• Eugene

The Father (2020)


This very moving and powerful film with its dementia theme, complemented the previous RCC showing of Still Alice. One member of the Zoom discussion group said, “Still Alice breaks your heart and The Father rips it from your chest.”


The performances, particularly Sir Anthony Hopkins’ lead Oscar winning role, were immaculate. Hopkins conveyed many contrasts of his character. The harrowing moments were combined with kindness, hostility, confusion and anger. The wonderful Olivia Colman showed the pain of a carer (while, as one member of the discussion noted, wearing a fine wardrobe of designer clothes). Much felt real to our own experience of loved ones with dementia; the lost watch, accusations of carers stealing, repetition of phrases and incidents.


The director’s clever use of disorientation techniques impressed us all and it felt, as one of us said, “Like a Hitchcock thriller with suspense.” We talked about what in the film was true and what was within Tony’s imagination. We appreciated the skill of the French director Florian Zeller. Einaudi’s delicate minimal music, also heard in Nomadland, fitted the film’s images and theme so well.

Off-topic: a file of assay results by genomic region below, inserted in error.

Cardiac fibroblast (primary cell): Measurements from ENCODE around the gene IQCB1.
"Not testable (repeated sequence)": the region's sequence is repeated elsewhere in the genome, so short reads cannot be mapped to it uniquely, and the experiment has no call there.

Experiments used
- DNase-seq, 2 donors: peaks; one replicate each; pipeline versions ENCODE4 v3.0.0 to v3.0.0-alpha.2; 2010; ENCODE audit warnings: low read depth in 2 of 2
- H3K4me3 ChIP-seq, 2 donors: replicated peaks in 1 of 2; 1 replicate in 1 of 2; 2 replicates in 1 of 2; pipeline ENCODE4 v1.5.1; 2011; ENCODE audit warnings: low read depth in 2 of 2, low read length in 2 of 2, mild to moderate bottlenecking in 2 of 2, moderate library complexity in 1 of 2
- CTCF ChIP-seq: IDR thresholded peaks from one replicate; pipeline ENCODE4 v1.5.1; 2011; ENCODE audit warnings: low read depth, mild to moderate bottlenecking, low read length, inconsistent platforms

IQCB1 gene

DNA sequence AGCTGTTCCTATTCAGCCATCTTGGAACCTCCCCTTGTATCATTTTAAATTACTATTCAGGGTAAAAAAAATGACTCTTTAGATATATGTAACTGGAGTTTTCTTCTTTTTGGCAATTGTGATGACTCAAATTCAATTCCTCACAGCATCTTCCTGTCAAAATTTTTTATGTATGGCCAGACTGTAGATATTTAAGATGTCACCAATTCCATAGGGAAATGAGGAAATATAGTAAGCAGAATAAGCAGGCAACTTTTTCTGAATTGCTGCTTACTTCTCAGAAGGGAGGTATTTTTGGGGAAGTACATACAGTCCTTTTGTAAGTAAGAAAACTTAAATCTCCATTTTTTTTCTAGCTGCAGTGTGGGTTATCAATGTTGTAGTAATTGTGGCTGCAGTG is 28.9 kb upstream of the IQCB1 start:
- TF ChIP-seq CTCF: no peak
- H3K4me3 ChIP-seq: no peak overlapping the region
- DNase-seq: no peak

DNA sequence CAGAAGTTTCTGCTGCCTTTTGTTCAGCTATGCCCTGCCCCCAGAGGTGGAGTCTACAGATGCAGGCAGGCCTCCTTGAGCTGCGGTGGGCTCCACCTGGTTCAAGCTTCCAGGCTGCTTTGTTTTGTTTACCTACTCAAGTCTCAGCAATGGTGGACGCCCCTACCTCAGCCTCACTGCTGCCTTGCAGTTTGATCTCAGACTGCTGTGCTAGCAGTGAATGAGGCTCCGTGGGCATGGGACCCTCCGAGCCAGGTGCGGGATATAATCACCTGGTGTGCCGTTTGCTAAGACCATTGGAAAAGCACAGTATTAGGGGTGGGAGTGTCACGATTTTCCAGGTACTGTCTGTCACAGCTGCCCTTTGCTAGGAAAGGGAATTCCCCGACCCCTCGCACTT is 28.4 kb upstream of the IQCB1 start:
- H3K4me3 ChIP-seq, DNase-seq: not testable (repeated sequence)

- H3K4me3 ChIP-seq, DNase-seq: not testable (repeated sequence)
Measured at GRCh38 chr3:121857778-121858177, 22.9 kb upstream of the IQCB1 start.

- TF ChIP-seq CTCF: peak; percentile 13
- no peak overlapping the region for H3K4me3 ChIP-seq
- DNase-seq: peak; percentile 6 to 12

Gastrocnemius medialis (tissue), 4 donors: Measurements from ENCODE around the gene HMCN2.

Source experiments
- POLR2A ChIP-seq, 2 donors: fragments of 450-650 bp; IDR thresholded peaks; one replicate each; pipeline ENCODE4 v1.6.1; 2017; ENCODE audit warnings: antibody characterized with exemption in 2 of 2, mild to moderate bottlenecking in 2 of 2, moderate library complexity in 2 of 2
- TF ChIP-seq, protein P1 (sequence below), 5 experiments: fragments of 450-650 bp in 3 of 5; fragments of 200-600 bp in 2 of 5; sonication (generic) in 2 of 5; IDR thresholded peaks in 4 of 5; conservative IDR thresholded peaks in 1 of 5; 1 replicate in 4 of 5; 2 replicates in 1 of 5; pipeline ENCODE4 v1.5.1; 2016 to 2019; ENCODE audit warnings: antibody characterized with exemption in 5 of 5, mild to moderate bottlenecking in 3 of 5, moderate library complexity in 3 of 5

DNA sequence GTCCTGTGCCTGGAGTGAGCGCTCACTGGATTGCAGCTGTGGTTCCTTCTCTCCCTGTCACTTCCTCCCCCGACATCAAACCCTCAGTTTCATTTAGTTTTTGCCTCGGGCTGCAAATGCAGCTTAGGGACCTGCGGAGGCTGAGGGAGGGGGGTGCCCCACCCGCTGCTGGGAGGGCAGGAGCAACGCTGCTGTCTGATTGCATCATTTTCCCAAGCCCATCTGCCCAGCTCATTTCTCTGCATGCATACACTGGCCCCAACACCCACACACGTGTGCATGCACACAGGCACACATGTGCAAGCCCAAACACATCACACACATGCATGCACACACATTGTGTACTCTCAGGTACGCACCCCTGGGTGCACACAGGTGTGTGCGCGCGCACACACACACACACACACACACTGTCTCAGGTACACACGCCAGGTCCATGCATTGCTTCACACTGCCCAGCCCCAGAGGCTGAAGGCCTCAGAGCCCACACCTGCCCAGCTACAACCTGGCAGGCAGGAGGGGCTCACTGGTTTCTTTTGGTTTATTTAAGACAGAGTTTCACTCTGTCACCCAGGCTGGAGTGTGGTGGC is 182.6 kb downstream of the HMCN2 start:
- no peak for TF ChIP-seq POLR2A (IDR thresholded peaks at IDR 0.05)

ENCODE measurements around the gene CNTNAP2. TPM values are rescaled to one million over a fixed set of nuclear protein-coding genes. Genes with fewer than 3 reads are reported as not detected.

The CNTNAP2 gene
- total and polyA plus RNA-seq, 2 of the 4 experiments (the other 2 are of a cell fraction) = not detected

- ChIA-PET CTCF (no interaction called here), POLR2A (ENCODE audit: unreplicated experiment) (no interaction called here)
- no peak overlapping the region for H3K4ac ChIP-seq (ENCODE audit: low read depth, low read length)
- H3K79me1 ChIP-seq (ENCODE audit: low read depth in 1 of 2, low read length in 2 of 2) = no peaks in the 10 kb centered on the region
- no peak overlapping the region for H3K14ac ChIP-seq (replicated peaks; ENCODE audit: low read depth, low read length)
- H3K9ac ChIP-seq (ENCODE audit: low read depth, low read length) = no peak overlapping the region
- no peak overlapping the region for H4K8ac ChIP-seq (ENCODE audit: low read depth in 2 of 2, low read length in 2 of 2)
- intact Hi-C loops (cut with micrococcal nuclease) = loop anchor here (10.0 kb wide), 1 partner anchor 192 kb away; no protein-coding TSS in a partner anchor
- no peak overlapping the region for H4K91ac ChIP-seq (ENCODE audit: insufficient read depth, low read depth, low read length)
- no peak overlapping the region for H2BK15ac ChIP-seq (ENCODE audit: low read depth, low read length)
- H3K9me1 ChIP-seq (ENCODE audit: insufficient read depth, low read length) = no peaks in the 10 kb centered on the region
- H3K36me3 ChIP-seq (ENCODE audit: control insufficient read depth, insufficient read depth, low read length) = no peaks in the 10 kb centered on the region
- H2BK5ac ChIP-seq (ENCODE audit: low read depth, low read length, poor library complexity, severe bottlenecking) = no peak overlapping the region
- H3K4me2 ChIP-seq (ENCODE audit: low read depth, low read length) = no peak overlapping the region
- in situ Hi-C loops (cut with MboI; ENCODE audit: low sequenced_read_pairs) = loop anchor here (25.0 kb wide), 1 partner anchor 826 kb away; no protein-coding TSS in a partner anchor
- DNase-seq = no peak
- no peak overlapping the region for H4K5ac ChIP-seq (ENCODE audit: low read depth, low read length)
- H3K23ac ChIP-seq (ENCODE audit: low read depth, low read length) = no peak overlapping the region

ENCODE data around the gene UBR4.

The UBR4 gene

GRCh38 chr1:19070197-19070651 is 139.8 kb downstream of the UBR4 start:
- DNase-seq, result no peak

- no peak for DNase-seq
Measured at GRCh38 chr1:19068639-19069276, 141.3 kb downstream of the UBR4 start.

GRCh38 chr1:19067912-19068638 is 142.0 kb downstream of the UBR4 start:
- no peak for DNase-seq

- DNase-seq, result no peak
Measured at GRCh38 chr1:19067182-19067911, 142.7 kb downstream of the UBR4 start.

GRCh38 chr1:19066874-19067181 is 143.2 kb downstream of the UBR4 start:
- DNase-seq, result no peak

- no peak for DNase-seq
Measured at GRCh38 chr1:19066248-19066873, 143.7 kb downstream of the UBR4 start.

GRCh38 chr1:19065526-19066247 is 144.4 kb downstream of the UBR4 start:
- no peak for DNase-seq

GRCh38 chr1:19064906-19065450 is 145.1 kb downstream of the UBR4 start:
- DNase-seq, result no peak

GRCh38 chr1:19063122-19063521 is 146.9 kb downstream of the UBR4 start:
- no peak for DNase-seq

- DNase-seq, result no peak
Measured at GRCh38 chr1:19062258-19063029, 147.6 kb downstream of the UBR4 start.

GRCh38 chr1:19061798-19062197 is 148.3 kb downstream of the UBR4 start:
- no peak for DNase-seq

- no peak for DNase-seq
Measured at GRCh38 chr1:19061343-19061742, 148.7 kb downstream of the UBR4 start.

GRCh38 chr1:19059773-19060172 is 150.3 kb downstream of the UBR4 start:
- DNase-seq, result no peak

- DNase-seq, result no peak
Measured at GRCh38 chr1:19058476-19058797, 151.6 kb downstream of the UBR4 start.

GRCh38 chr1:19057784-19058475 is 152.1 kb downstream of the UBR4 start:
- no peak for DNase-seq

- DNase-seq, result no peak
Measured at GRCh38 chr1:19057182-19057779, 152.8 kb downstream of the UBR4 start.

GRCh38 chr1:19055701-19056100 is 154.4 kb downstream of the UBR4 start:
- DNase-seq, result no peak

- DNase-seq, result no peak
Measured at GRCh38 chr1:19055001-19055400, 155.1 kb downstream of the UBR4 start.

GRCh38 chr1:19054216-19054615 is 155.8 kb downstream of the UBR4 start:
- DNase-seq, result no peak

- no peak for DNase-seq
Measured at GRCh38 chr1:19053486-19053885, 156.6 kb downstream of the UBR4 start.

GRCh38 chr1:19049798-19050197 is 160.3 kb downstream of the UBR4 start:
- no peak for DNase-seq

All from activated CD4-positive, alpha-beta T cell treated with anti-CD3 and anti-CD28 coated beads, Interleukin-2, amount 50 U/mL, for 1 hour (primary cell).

We did touch on how both the dementia films showed highly educated and affluent people in a state of loss. We wondered whether this was representative of the wide range of people with this condition. Yet, Anthony’s daughter still faced difficulties with carers despite their wealth.


The speaker from Dementia UK had talked about Admiral nurses who specialised in this field and we were asked to spread the word to three others.

https://www.dementiauk.org/get-support/admiral-nurses-leaflet/


We all agreed. This was a fantastic film, the performances were brilliant and we yearned for the (studio constructed) Maida Vale flat in the film, its doors, bookshelves and all its other desirable contents.


Anne

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